It’s a rare thing to walk into Tacoma’s glass-based Traver Gallery and see it filled with ceramics. It’s also rare to see it all filled with the same kind of art. But with “Yours, Ours and Mine,” the work might be on ceramic but it’s painted by artists who usually work with glass, and of course every single platter is very different, created by either Cappy Thompson, Dick Weiss or Jeffry Mitchell, or some combination of the three. It’s also a joy to look at.
Like kids playing together at play-dough, Thompson, Mitchell and Weiss delve into a realm where nature and myth meet. They paint peacocks with women’s eyes, tigers with tongues like Hindu gods, flowers with sweet faces and skulls puffing pipes. They’re overlaid on more subtle, dreamlike images of wafty clouds crying tears of paint, or robot armadillos, with every so often a big splodge of thick black paint to remind you not to take it all too seriously.
In another corner, Weiss paints birds onto uneven-edged rectangular platters. Swans with yoga necks, ducks with blank eyes, even a spiral-eyed owl have feathers etched onto the paint with caressing strokes. Weiss graffitis the edges with irreverent comments like “Boo.”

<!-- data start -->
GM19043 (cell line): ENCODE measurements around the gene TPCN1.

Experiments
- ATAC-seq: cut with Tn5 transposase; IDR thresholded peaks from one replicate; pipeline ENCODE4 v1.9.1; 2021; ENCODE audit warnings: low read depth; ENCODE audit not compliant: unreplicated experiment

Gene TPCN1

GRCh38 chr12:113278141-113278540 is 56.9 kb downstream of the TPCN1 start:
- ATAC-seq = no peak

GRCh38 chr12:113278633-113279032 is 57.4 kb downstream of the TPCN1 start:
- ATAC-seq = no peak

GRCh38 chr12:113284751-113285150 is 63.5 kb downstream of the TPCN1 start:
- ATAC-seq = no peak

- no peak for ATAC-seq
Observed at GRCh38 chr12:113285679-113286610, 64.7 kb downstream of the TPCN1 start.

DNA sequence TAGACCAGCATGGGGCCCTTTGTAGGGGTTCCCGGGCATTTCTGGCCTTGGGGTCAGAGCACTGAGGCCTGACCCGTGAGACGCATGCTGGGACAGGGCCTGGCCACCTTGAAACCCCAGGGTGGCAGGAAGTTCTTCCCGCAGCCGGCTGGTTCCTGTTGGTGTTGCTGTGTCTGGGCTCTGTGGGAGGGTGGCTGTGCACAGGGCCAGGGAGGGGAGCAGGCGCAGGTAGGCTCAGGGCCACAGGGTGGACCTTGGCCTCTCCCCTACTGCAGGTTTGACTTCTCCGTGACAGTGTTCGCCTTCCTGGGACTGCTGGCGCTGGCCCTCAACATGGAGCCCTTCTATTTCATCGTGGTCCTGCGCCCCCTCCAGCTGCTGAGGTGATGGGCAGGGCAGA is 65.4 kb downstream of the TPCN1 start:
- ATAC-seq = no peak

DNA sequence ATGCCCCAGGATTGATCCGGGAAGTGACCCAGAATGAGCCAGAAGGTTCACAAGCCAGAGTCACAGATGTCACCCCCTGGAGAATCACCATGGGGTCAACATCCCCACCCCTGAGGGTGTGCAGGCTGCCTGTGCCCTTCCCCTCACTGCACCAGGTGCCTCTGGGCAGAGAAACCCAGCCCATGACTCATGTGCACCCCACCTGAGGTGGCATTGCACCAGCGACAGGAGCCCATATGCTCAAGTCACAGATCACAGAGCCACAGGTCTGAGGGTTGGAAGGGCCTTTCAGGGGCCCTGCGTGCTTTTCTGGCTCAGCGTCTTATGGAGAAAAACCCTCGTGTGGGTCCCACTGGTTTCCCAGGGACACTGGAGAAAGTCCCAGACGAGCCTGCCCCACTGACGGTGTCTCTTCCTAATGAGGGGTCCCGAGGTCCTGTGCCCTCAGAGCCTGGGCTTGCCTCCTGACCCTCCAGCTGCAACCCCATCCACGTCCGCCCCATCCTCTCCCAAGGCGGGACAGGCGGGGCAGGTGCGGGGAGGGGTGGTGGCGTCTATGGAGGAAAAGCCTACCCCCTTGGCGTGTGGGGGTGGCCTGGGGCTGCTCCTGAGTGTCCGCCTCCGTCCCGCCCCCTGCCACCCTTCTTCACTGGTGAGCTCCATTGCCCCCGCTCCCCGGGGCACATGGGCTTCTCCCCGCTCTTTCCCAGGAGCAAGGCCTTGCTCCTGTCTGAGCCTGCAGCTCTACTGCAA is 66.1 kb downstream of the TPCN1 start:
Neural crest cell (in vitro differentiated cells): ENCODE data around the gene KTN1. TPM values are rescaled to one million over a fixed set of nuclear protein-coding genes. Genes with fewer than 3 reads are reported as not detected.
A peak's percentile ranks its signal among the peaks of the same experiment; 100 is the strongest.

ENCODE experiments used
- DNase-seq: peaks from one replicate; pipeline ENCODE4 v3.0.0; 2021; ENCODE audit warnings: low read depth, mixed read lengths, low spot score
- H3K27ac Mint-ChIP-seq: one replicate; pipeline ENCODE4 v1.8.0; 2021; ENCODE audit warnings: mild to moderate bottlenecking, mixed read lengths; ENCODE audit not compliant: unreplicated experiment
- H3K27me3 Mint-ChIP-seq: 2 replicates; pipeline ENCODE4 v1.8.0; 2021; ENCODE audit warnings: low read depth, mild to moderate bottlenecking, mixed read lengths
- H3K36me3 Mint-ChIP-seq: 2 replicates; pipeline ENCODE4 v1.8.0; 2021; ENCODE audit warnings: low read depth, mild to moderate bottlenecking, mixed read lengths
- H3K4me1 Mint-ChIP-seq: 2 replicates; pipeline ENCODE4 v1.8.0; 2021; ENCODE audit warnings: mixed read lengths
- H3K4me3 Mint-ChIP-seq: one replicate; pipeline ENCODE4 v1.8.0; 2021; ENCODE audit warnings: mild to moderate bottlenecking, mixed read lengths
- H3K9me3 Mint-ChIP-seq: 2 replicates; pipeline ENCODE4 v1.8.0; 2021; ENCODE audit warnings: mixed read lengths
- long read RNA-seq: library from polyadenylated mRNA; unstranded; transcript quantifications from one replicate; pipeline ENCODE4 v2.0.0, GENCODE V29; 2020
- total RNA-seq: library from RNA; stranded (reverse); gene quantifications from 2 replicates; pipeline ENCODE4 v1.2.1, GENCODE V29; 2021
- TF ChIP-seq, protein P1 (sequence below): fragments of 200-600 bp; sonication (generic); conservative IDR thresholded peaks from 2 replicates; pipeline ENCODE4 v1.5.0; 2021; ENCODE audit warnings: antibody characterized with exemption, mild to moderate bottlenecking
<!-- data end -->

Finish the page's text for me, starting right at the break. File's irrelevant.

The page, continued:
In the center of the ceramic-filled gallery (this show was timed to coincide with the National Council on Education for the Ceramic Arts conference coming up soon in Seattle) are slumpy vases by Weiss/Thompson full of more licking tigers and cross-eyed daisies, and the magnificent head “George,” its white dome splattered with fecund painted vegetation like an ancient Roman statue being subsumed by the jungle.
Finally Thompson gets back to her usual mythological mode, occasionally aided by Weiss: white and black paint on ochre plaques telling a strange but comforting narrative of quests, Norse canoe journeys, angels, queens and haloed heroes, their curvy noses and flat perspective casting them into a timeless realm that’s somehow underscored by their existing on clay rather than glass.